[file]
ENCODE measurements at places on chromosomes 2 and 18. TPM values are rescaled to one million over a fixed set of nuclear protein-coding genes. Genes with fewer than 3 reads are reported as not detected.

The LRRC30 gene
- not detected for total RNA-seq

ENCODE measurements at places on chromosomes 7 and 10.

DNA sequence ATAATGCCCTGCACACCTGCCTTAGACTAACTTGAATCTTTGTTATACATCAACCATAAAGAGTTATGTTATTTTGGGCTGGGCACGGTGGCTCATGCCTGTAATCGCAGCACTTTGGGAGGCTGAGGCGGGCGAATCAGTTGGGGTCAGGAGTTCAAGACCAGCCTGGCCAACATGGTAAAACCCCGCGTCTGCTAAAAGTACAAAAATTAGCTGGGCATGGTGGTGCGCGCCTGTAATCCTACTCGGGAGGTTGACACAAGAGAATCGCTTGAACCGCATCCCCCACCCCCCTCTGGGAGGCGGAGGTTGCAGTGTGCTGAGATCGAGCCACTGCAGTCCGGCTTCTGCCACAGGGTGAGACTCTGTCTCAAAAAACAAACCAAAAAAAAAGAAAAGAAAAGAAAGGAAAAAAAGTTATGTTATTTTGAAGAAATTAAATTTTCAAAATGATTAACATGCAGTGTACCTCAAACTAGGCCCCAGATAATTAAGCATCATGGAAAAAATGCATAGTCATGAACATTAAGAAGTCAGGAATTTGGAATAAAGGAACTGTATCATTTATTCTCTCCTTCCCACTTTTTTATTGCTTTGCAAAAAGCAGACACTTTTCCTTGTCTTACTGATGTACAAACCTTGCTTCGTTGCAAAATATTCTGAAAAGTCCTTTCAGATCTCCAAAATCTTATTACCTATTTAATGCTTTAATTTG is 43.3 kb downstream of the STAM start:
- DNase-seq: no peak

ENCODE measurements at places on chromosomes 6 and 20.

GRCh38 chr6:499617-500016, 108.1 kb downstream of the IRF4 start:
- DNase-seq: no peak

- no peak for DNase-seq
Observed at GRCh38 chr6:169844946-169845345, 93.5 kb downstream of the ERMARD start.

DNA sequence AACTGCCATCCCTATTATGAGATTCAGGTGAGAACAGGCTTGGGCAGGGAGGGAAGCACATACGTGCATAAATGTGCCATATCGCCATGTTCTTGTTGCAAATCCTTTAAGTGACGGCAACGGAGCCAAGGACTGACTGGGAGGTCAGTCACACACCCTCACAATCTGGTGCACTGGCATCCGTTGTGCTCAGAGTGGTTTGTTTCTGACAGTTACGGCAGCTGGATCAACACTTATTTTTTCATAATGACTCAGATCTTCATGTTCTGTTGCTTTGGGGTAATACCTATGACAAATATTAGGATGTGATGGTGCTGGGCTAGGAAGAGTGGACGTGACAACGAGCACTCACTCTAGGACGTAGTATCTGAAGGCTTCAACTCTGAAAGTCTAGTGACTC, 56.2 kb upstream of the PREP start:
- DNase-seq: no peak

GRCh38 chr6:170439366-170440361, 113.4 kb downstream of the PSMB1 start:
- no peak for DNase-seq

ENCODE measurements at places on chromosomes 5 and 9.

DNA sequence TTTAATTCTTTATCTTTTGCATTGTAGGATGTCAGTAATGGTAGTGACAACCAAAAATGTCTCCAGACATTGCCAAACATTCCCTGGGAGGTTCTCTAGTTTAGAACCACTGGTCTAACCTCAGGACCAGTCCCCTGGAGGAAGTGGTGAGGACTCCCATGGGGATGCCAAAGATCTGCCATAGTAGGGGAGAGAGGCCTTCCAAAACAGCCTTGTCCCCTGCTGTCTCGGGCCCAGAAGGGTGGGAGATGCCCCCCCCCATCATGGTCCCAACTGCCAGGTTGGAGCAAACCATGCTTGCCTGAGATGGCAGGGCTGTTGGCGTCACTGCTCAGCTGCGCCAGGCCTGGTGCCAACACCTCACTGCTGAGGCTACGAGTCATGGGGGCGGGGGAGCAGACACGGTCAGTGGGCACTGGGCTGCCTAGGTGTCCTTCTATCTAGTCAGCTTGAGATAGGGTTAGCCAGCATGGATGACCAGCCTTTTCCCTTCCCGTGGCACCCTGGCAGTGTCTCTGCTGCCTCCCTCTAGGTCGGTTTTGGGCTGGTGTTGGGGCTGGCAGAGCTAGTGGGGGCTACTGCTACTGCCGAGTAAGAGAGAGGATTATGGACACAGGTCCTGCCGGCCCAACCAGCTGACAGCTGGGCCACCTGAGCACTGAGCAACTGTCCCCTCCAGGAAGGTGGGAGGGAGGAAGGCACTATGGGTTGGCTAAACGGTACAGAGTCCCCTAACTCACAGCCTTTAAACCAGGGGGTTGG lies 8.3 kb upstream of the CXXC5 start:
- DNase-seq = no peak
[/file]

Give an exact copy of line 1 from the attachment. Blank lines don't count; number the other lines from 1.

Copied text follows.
ENCODE measurements at places on chromosomes 2 and 18. TPM values are rescaled to one million over a fixed set of nuclear protein-coding genes. Genes with fewer than 3 reads are reported as not detected.